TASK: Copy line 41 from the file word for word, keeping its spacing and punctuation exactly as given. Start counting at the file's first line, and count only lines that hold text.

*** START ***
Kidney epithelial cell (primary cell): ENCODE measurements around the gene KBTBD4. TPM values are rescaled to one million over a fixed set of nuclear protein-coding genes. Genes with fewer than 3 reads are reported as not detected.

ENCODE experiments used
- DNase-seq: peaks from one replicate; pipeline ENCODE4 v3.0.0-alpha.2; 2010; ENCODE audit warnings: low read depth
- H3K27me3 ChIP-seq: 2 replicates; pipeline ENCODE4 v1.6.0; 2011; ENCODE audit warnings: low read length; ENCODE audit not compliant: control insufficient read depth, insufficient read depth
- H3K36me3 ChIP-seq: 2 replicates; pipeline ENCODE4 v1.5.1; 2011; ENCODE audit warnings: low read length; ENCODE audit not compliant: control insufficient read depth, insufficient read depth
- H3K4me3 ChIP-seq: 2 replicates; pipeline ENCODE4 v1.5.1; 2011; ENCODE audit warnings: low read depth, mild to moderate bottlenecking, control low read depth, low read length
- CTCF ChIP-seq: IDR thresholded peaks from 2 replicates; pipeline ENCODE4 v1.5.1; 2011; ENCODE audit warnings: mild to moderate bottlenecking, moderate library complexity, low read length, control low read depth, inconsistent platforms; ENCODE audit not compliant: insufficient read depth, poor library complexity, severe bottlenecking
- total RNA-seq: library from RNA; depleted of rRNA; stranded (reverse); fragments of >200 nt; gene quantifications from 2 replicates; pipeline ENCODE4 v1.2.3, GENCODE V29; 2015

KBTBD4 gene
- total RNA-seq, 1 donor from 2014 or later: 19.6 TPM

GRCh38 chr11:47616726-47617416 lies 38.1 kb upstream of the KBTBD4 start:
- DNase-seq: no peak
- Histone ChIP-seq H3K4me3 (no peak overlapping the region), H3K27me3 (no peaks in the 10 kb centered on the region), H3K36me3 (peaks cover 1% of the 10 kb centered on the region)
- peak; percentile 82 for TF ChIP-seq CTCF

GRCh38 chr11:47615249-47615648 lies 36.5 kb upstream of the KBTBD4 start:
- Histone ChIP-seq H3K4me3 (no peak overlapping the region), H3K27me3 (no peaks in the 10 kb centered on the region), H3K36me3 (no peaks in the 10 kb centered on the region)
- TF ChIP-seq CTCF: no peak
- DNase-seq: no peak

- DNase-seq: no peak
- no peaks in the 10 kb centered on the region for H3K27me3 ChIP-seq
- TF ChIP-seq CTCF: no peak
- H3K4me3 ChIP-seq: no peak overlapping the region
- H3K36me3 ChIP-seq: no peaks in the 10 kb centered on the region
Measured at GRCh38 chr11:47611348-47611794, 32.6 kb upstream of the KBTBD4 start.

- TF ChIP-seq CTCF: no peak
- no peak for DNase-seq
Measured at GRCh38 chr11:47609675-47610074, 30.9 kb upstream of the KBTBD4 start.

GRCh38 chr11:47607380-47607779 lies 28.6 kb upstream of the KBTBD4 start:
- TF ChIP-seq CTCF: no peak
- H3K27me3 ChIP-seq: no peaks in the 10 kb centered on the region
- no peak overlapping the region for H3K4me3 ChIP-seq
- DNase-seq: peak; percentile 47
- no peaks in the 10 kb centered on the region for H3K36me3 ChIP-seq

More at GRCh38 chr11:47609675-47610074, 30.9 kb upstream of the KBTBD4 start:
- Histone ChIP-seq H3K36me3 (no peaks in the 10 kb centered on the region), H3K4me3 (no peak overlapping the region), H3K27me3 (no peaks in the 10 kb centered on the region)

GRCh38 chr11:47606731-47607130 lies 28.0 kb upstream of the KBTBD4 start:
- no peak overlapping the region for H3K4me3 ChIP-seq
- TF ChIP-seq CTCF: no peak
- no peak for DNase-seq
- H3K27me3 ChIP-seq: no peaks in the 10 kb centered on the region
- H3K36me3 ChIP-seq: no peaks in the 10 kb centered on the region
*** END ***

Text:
- H3K36me3 ChIP-seq: no peaks in the 10 kb centered on the region